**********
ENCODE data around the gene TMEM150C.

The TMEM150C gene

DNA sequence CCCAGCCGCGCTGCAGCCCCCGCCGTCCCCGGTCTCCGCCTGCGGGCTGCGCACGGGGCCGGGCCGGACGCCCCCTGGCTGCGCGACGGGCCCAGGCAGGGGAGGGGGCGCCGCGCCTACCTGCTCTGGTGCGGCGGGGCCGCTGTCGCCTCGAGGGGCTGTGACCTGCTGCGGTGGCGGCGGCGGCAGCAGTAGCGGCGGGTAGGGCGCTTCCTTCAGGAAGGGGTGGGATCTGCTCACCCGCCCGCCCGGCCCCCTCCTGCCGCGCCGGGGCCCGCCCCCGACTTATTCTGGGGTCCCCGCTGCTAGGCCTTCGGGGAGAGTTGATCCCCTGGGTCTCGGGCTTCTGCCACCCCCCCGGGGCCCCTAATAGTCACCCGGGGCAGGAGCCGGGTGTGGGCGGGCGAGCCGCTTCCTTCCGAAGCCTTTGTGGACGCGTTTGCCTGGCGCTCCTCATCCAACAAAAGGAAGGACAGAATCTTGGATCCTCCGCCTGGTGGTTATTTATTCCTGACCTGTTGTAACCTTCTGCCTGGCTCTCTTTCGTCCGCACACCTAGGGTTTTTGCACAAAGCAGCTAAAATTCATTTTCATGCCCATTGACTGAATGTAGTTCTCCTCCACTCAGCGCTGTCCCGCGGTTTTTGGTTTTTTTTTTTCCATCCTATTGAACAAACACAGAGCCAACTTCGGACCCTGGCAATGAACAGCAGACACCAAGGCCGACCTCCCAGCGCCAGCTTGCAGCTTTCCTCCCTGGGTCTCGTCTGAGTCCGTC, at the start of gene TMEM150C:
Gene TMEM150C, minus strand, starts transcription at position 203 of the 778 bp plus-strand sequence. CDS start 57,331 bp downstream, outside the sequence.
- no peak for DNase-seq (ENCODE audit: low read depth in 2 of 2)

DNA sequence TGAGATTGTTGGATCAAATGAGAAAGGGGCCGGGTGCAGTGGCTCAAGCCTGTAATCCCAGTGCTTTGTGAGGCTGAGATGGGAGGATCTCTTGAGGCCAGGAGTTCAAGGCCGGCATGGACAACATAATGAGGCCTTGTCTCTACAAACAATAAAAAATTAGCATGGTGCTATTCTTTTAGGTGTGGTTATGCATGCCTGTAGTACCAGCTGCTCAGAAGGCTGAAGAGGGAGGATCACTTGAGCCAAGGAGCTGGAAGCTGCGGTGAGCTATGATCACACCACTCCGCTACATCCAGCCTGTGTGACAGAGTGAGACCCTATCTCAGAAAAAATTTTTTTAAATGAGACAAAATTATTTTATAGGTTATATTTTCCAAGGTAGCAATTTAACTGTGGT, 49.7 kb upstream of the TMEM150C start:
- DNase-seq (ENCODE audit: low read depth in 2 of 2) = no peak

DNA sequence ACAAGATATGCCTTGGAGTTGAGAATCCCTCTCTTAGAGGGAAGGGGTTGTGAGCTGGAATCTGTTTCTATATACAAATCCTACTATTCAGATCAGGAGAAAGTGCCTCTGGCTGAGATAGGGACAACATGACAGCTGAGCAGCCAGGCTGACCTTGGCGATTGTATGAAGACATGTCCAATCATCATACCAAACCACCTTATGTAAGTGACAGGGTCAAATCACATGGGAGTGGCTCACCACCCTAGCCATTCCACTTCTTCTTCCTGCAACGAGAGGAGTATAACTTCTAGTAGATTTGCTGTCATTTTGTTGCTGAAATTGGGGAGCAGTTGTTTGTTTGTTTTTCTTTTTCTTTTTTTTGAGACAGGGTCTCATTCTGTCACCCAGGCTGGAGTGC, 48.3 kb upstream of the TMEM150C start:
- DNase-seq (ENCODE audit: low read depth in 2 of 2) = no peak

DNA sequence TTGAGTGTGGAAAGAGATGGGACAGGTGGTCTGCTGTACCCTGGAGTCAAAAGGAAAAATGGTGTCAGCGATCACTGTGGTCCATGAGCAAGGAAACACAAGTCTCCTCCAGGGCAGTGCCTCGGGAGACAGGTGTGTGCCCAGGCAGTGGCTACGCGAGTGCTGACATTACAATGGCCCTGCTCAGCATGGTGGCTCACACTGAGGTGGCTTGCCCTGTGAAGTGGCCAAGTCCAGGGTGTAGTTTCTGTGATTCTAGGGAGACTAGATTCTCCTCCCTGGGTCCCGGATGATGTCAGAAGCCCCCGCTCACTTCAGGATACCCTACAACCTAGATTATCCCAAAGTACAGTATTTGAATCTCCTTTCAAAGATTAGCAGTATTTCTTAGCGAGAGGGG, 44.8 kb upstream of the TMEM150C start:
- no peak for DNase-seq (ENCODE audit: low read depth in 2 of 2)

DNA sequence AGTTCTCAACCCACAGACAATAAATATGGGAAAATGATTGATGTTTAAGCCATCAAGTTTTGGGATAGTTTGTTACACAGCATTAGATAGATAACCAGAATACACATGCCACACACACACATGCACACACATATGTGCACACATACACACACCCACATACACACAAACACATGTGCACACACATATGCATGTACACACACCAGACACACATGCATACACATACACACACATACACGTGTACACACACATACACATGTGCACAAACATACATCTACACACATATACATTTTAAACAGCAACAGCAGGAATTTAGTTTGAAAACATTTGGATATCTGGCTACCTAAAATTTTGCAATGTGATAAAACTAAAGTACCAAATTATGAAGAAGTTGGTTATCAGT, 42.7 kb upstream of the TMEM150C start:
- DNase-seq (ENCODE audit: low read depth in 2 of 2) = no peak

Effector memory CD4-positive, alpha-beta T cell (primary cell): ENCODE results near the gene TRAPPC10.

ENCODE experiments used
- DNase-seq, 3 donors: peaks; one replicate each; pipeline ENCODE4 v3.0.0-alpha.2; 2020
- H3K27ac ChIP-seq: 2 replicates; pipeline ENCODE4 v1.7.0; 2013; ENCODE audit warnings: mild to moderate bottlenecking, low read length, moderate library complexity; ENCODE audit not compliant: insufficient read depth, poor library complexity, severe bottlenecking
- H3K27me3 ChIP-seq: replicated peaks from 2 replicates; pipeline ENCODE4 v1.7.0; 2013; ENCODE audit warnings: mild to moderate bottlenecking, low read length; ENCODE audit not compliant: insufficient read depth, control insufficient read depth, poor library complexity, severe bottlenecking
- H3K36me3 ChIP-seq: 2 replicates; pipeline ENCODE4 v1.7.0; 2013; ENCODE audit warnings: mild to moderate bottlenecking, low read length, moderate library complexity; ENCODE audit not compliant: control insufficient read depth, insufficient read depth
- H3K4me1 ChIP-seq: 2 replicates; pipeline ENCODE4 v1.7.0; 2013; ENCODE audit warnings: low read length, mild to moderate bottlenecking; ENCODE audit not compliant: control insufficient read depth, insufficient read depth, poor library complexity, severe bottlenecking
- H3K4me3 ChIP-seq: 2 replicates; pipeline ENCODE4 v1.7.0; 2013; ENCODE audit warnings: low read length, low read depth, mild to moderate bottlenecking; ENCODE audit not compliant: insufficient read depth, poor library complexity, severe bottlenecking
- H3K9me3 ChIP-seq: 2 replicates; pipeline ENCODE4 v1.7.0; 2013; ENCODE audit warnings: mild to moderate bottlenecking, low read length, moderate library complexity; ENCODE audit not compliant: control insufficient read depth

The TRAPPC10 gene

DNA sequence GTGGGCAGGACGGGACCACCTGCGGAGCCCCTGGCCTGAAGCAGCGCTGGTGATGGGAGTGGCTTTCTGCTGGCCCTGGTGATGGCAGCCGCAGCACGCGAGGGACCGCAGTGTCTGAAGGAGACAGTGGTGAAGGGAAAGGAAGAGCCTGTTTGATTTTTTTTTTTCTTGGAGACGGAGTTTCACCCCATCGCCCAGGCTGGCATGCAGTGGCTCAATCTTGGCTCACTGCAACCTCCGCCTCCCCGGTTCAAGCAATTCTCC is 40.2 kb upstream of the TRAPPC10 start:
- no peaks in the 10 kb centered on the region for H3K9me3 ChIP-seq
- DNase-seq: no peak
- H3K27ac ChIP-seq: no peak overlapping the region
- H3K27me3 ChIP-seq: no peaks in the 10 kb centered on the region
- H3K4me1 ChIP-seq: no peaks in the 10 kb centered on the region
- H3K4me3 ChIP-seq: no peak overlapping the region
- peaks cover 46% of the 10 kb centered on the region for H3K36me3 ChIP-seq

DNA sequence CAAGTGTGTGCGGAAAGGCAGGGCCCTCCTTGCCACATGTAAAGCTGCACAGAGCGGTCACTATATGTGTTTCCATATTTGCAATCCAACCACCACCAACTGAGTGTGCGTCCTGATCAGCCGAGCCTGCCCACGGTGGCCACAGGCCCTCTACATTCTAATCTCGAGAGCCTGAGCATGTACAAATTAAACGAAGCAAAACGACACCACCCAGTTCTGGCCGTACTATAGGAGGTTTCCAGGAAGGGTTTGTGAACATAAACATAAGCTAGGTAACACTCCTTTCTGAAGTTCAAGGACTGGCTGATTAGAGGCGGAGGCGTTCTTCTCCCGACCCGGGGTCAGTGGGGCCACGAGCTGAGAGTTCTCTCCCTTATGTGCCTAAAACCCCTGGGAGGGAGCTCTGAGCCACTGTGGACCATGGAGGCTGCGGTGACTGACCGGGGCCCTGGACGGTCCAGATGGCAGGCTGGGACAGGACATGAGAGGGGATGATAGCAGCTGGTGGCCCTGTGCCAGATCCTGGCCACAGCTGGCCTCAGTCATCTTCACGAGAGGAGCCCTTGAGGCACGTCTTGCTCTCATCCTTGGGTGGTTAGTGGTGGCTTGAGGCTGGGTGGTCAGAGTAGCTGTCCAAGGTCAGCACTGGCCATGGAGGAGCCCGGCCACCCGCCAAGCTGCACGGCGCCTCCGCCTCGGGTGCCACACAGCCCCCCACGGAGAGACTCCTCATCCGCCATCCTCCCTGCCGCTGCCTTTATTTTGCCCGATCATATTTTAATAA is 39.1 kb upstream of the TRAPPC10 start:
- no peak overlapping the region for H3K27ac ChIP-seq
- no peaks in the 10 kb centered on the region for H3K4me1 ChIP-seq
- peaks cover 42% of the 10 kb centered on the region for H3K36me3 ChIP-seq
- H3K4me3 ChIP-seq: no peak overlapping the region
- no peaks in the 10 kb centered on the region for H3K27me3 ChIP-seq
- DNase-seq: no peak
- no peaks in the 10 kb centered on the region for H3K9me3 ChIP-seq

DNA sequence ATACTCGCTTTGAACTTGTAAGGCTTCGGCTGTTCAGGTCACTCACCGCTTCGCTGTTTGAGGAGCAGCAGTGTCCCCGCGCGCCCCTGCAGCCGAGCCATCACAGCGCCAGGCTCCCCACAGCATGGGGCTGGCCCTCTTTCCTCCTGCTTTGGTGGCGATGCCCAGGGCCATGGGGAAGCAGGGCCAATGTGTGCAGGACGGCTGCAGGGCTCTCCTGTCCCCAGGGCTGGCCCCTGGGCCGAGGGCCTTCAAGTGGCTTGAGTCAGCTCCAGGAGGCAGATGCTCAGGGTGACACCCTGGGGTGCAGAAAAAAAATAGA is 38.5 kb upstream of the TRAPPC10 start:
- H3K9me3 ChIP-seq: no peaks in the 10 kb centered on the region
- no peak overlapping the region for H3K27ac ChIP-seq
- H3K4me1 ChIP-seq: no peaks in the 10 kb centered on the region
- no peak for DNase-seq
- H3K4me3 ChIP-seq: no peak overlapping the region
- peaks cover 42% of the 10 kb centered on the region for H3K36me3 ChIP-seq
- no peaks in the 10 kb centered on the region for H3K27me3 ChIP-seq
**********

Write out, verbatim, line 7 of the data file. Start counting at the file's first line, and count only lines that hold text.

- DNase-seq (ENCODE audit: low read depth in 2 of 2) = no peak